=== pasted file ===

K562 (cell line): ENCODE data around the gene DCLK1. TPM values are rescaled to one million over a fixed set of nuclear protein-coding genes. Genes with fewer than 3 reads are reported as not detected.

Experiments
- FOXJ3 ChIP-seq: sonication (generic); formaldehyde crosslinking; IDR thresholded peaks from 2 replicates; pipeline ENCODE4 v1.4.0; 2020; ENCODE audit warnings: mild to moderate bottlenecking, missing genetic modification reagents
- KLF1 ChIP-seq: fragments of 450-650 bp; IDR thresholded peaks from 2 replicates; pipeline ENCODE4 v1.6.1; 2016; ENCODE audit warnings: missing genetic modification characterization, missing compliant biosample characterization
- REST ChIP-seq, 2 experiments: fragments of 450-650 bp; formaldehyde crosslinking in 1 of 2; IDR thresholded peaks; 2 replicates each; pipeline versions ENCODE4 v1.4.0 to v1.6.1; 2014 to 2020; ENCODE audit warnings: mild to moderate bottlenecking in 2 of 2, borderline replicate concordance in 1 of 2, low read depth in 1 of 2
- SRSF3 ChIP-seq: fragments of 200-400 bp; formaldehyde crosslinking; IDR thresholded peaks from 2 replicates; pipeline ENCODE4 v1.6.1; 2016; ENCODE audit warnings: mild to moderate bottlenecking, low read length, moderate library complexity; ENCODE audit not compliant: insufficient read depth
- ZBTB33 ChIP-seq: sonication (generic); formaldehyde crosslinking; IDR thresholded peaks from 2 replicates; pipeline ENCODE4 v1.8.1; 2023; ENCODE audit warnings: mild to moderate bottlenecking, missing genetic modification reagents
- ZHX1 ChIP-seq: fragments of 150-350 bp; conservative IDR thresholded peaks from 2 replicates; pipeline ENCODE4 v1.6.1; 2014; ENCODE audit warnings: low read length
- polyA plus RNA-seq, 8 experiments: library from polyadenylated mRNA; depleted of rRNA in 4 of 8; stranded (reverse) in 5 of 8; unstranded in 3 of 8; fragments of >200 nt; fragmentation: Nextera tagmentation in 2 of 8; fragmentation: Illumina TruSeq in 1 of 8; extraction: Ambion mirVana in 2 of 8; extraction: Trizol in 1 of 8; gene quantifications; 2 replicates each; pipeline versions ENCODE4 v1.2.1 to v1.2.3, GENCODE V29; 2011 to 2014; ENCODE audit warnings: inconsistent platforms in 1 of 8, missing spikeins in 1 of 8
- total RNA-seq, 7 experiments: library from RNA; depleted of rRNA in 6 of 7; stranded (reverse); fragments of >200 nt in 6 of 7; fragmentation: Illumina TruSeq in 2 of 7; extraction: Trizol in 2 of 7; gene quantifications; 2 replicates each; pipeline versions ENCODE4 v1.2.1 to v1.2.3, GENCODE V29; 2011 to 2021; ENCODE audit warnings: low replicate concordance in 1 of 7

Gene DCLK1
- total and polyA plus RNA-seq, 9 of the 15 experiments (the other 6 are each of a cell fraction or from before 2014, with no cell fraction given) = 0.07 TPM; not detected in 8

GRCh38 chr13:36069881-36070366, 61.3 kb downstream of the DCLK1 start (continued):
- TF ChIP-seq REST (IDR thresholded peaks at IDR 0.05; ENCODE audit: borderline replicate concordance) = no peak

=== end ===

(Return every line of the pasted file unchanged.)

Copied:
K562 (cell line): ENCODE data around the gene DCLK1. TPM values are rescaled to one million over a fixed set of nuclear protein-coding genes. Genes with fewer than 3 reads are reported as not detected.

Experiments
- FOXJ3 ChIP-seq: sonication (generic); formaldehyde crosslinking; IDR thresholded peaks from 2 replicates; pipeline ENCODE4 v1.4.0; 2020; ENCODE audit warnings: mild to moderate bottlenecking, missing genetic modification reagents
- KLF1 ChIP-seq: fragments of 450-650 bp; IDR thresholded peaks from 2 replicates; pipeline ENCODE4 v1.6.1; 2016; ENCODE audit warnings: missing genetic modification characterization, missing compliant biosample characterization
- REST ChIP-seq, 2 experiments: fragments of 450-650 bp; formaldehyde crosslinking in 1 of 2; IDR thresholded peaks; 2 replicates each; pipeline versions ENCODE4 v1.4.0 to v1.6.1; 2014 to 2020; ENCODE audit warnings: mild to moderate bottlenecking in 2 of 2, borderline replicate concordance in 1 of 2, low read depth in 1 of 2
- SRSF3 ChIP-seq: fragments of 200-400 bp; formaldehyde crosslinking; IDR thresholded peaks from 2 replicates; pipeline ENCODE4 v1.6.1; 2016; ENCODE audit warnings: mild to moderate bottlenecking, low read length, moderate library complexity; ENCODE audit not compliant: insufficient read depth
- ZBTB33 ChIP-seq: sonication (generic); formaldehyde crosslinking; IDR thresholded peaks from 2 replicates; pipeline ENCODE4 v1.8.1; 2023; ENCODE audit warnings: mild to moderate bottlenecking, missing genetic modification reagents
- ZHX1 ChIP-seq: fragments of 150-350 bp; conservative IDR thresholded peaks from 2 replicates; pipeline ENCODE4 v1.6.1; 2014; ENCODE audit warnings: low read length
- polyA plus RNA-seq, 8 experiments: library from polyadenylated mRNA; depleted of rRNA in 4 of 8; stranded (reverse) in 5 of 8; unstranded in 3 of 8; fragments of >200 nt; fragmentation: Nextera tagmentation in 2 of 8; fragmentation: Illumina TruSeq in 1 of 8; extraction: Ambion mirVana in 2 of 8; extraction: Trizol in 1 of 8; gene quantifications; 2 replicates each; pipeline versions ENCODE4 v1.2.1 to v1.2.3, GENCODE V29; 2011 to 2014; ENCODE audit warnings: inconsistent platforms in 1 of 8, missing spikeins in 1 of 8
- total RNA-seq, 7 experiments: library from RNA; depleted of rRNA in 6 of 7; stranded (reverse); fragments of >200 nt in 6 of 7; fragmentation: Illumina TruSeq in 2 of 7; extraction: Trizol in 2 of 7; gene quantifications; 2 replicates each; pipeline versions ENCODE4 v1.2.1 to v1.2.3, GENCODE V29; 2011 to 2021; ENCODE audit warnings: low replicate concordance in 1 of 7

Gene DCLK1
- total and polyA plus RNA-seq, 9 of the 15 experiments (the other 6 are each of a cell fraction or from before 2014, with no cell fraction given) = 0.07 TPM; not detected in 8

GRCh38 chr13:36069881-36070366, 61.3 kb downstream of the DCLK1 start (continued):
- TF ChIP-seq REST (IDR thresholded peaks at IDR 0.05; ENCODE audit: borderline replicate concordance) = no peak